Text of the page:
Journal Article

Why Won't the Group Selection Controversy Go Away?

Samir Okasha

in The British Journal for the Philosophy of Science

Published on behalf of British Society for the Philosophy of Science

Volume 52, issue 1, pages 25-50
Published in print March 2001 | ISSN: 0007-0882
Published online March 2001 | e-ISSN: 1464-3537 | DOI: http://dx.doi.org/10.1093/bjps/52.1.25
Why Won't the Group Selection Controversy Go Away?

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The group selection controversy is about whether natural selection ever operates at the level of groups, rather than at the level of individual organisms. Traditionally, group selection has been invoked to explain the existence of altruistic behaviour in nature. However, most contemporary evolutionary biologists are highly sceptical of the hypothesis of group selection, which they regard as biologically implausible and not needed to explain the evolution of altruism anyway. But in their recent book, Elliot Sober and David Sloan Wilson [1998] argue that the widespread opposition to group selection is founded on conceptual confusion. The theories that have been propounded as alternatives to group selection are actually group selection in disguise, they maintain. I examine their arguments for this claim, and John Maynard Smith's arguments against it. I argue that Sober and Wilson arrive at a correct position by faulty reasoning. In the final section, I examine the issue of how to apply the principle of natural selection at different levels of the biological hierarchy, which underlies the dispute between Sober and Wilson and Maynard Smith.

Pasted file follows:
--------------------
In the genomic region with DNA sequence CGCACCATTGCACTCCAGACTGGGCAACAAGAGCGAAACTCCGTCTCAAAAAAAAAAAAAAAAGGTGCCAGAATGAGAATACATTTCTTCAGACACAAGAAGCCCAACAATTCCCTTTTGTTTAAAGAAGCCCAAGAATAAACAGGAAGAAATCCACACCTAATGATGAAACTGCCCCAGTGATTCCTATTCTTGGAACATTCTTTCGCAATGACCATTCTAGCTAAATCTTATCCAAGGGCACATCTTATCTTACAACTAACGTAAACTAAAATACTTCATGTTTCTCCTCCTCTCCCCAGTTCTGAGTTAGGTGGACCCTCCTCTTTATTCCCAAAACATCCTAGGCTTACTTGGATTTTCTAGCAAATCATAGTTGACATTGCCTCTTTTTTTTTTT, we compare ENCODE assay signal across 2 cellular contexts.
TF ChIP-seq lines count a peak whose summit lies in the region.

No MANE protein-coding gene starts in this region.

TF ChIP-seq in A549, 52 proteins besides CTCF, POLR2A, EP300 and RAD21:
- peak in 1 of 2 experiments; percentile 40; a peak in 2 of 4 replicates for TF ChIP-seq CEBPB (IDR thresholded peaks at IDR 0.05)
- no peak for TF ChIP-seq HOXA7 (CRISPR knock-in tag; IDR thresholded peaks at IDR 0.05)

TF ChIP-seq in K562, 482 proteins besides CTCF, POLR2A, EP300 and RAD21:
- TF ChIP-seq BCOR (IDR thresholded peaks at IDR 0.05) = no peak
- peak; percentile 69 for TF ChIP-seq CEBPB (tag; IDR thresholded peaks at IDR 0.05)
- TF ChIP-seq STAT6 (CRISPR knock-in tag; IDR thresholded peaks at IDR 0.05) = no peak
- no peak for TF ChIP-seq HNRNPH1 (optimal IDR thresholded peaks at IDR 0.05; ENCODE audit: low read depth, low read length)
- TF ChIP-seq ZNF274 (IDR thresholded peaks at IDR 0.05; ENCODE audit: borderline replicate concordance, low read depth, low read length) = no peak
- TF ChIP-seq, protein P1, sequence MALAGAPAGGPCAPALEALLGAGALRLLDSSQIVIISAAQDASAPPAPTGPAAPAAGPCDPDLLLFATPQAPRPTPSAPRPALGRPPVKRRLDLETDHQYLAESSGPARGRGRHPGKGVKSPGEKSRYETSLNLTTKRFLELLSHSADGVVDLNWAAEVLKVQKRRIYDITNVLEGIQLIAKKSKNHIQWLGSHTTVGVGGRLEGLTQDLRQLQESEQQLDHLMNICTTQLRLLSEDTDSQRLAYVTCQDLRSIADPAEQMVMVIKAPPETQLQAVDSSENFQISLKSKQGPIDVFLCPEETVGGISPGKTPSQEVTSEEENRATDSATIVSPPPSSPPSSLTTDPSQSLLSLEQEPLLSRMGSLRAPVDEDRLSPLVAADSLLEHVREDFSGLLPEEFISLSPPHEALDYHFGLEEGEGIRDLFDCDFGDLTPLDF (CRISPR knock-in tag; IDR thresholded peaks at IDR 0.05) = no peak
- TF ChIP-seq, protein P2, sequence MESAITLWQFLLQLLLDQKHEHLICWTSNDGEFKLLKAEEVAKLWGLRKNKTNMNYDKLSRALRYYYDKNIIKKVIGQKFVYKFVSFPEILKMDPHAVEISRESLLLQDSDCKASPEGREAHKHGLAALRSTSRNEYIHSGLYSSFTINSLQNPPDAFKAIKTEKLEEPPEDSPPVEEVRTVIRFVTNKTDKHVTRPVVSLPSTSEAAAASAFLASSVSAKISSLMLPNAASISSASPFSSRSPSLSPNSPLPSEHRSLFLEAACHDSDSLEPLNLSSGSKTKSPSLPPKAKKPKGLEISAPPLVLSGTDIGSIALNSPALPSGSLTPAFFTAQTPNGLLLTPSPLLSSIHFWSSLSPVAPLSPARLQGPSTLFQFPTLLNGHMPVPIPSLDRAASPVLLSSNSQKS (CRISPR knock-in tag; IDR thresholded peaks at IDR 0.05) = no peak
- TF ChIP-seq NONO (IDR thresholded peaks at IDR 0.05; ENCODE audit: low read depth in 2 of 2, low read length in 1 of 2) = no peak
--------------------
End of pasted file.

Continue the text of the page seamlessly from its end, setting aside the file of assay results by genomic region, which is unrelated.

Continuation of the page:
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Subjects: Philosophy of Science ; Science and Mathematics

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